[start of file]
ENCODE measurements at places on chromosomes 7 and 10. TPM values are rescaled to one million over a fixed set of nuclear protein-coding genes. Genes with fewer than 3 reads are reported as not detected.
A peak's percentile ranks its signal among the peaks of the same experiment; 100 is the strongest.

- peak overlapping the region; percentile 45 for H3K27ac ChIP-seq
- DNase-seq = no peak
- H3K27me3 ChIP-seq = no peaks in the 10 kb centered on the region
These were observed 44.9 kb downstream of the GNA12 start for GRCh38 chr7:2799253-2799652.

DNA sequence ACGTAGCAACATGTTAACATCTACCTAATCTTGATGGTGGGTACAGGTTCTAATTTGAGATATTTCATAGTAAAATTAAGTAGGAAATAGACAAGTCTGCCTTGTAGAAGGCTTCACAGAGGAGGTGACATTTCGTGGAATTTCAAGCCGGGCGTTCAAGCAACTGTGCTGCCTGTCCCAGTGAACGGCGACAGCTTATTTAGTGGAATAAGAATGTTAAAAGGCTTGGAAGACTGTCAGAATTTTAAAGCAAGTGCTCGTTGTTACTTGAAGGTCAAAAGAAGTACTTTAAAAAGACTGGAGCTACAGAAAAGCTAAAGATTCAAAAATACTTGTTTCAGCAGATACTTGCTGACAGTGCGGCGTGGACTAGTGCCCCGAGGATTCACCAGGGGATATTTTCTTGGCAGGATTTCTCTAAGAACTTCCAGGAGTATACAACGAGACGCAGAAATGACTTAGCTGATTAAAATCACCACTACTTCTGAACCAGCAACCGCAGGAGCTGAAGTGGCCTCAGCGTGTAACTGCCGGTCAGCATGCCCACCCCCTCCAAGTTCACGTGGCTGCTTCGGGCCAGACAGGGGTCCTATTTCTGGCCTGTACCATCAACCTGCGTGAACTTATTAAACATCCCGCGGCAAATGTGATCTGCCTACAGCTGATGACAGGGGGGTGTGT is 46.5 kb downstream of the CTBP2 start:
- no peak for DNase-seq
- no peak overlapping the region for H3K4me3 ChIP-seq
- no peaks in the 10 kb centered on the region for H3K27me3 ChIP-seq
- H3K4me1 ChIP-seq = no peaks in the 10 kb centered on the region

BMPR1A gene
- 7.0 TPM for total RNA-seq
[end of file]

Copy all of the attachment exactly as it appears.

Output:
ENCODE measurements at places on chromosomes 7 and 10. TPM values are rescaled to one million over a fixed set of nuclear protein-coding genes. Genes with fewer than 3 reads are reported as not detected.
A peak's percentile ranks its signal among the peaks of the same experiment; 100 is the strongest.

- peak overlapping the region; percentile 45 for H3K27ac ChIP-seq
- DNase-seq = no peak
- H3K27me3 ChIP-seq = no peaks in the 10 kb centered on the region
These were observed 44.9 kb downstream of the GNA12 start for GRCh38 chr7:2799253-2799652.

DNA sequence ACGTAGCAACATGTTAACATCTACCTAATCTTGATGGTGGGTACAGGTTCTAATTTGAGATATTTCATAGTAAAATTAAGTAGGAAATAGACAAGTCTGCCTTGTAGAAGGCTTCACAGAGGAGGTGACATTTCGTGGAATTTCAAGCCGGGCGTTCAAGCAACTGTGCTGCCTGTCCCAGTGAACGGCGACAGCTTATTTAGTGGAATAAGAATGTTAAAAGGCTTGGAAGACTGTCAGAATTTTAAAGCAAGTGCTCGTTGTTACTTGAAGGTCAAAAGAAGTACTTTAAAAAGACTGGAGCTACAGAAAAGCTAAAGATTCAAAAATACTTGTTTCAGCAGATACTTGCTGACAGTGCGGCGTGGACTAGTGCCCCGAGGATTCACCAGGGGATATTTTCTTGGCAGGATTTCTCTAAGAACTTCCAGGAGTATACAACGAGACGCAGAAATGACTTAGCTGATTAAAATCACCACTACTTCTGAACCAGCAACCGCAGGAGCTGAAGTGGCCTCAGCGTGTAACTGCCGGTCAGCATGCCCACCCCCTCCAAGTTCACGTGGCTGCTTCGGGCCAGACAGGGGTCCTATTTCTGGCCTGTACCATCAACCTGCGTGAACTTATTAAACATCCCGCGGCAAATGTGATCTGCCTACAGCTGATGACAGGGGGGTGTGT is 46.5 kb downstream of the CTBP2 start:
- no peak for DNase-seq
- no peak overlapping the region for H3K4me3 ChIP-seq
- no peaks in the 10 kb centered on the region for H3K27me3 ChIP-seq
- H3K4me1 ChIP-seq = no peaks in the 10 kb centered on the region

BMPR1A gene
- 7.0 TPM for total RNA-seq